Our new series, Nightmare Gig, gives performers an opportunity to excise demons and memories with a retelling of their worst shows. We’re beginning with Linsay Deming, a musician and comedian that’s part of Church Night. Church Night begins their new residency at Black Cat this Friday, December 19. -ed.
It was Church Night’s Chicago debut on June 1, 2014, a blustery and beautiful Midwestern Summer’s eve. The show was in Wicker Park at a place called @North (they are very difficult to find on twitter) and we had to be there around 5 p.m. We took the long drive down from our digs in Evanston during a long, golden sunset, the kind of sunset that tricks you into thinking your life is perfect. I was with my Church Night co-host, Landon, and our dear friend and stand-in organist, Emily. I felt comfortable with my pals and at home in the Windy City. I was very excited to do the show. “I’m a Midwestern girl in the capital of the heartland,” I thought, “What could possibly go wrong?”
A lot is the answer to that stupid question because our showtime happened to correspond with game 7 of the Western Conference finals in the Stanley Cup playoffs between the Chicago Blackhawks and the L.A. Kings which apparently was a huge deal. People love the Blackhawks in Chicago, like way too much, like an unhealthy amount, like I hate how much they love the fucking Blackhawks.
@North is a new bar in an up-and-coming neighborhood. I don’t think they figured out their identity, or at least they hadn’t when we were there. They have comedy open mics and rock shows, but they also have lots of flat screen televisions. They play sports on those televisions. They play the Blackhawks’ games on those televisions. They were playing the Blackhawks pre-game rigmarole on those televisions when we arrived and there was a group of people watching and drinking lots of beer, excited about hanging out at @North all night to enjoy the game.
We started getting text messages from the limited number Chicago friends we had. Most said they wouldn’t be able to make the show because they had to watch the game, apparently it was their civic duty as Chicagoans to watch that stupid game. Emily’s friends at Northwestern were also canceling last minute because their finals were the next week and they couldn’t spare the study time. Our only strand of hope was that a handful of faithful friends were still able to make it, but we knew our numbers were going to compare to that of the hockey fans in the bar with a ratio of about 1:1.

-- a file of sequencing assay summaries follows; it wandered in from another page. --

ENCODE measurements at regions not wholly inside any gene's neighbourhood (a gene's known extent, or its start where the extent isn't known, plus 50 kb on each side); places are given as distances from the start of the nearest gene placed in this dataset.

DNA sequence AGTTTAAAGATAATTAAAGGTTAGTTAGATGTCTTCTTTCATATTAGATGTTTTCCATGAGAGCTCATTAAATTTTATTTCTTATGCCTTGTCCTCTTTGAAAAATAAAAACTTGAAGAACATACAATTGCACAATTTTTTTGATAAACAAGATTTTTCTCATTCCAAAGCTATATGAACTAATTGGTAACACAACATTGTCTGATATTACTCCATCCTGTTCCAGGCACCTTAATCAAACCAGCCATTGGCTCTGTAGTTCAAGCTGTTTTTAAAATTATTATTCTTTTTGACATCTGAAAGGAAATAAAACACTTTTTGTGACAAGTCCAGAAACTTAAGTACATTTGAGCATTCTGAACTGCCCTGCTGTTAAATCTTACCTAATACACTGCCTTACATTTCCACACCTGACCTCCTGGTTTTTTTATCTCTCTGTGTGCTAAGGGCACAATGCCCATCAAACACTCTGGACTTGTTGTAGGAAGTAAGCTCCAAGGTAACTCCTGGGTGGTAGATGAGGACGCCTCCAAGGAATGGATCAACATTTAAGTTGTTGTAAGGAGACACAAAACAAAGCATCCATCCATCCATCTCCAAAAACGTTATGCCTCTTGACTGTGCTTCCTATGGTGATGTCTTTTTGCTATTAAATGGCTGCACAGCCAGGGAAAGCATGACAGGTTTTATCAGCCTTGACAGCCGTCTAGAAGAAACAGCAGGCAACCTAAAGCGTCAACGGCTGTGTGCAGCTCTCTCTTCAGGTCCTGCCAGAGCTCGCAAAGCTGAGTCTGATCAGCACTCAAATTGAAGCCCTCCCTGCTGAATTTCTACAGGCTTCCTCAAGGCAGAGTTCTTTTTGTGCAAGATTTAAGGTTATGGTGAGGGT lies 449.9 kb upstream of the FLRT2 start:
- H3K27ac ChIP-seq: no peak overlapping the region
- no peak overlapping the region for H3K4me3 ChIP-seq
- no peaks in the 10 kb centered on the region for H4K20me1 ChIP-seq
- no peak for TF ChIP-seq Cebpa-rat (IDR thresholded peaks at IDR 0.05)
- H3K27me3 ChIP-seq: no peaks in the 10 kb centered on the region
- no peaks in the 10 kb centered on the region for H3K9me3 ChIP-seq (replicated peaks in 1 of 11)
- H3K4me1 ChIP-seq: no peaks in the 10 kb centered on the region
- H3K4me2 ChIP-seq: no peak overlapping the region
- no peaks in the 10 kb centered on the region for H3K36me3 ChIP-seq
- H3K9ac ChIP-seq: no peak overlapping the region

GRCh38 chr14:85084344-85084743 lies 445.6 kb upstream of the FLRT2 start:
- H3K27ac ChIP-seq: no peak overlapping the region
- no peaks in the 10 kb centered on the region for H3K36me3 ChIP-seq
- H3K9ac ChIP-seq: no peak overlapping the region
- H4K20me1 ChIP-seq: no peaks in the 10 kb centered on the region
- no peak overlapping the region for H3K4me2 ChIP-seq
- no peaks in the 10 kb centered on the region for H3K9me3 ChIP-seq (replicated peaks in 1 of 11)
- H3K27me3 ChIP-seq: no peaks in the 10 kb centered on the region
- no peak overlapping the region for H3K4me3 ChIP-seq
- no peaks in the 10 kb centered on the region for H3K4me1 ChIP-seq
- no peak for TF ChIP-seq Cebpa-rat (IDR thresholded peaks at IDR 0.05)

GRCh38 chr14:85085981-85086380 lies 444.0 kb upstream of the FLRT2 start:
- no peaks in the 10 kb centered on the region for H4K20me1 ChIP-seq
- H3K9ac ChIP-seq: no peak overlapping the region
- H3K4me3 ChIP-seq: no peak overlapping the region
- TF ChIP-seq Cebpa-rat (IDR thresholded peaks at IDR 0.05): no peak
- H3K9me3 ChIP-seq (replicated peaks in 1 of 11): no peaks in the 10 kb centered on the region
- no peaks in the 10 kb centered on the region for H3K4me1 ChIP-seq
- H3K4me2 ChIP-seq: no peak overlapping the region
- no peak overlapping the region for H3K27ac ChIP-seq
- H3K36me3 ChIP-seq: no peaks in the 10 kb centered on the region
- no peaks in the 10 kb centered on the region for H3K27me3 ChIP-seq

The game started at 7 p.m., the same time that our show was supposed to start. We had no audience members at that time, so we decided to push back the start time. This caused a host of logistical problems because one of our comics, the hilarious Stephanie Hasz, had another show to do and the timing wasn’t looking good for her. She adjusted her schedule to make it all work out in the end, but we had a real panic attack inducing freak out moment. Then we discovered that the batteries were dead for our audio recorder and Landon got a bout of acid reflux (probably from Chicago hot dogs….mmm hot dogs), so I had to walk about ¾ mile through hipsterville Wicker Park as Youth Minister Kathy Piechota to buy batteries and Tums at Kmart. All the while, our second comedian, Mike All, and our burlesque dancer, Diva la Vida, waited so, so patiently. I was guilt stricken because I didn’t know them at all, I think I found them through Twitter or something and we were not giving a good first impression.
While I was away, Landon was negotiating with Joe, the bar manager who happened to live above the bar, about the obvious clash between doing Church Night while, at the same time, a multitude of televisions played the sacred Blackhawks’ game. They settled on turning off all the TVs except the one at the opposite end of the bar from the stage so that Joe didn’t have to turn away paying customers and we could still do the show without going insane. When I returned from KMart, about five audience members had arrived and we decided that the show must go on. Then Joe made Landon, as Reverend Bidet, announce to the hockey fans that we were going to turn off their televisions and start a fun little show called Church Night. That was rough…really rough.
All in all, the show was a real struggle. Church Night relies heavily on an invigorated congregation and we ended up with only about ten audience members, but they had pity on us and participated in everything and stayed til the end, bless their hearts. The first bit of Church Night is always me as Kathy giving the “church announcements.” I had the distinct honor of competing with loud, screaming hockey fans, but I did my best to pretend like they were congregation members who felt the spirit so much they need to shout for the Lord, albeit in the middle of my punch lines. Throughout the show, Joe the manager kept disappearing upstairs to his apartment for various reasons – to take care of the dogs, grab something, bake our tots for the communion, but every time he came back downstairs he smelled stronger and stronger of pot. That was actually totally cool with us. Good for him.
A few cool things did come out of that pitiful Chicago debut. We got to talk a lot about how much Chicagoans loved Blackhawks, but in our accents that came out as “black cocks.” Kathy said something like, “Oh, finally I get to meet folks that are as excited about ‘black cocks’ as I am!” Also, there was an open mic after our show and we got to meet some really cool comedians. At the end of the night, Joe paid us about $120 in cash because he felt bad for us which was really, really sweet of him. But the best part of it all was that the Blackhawks lost – HA! I’m sorry, please don’t hate me for saying that, Chicago.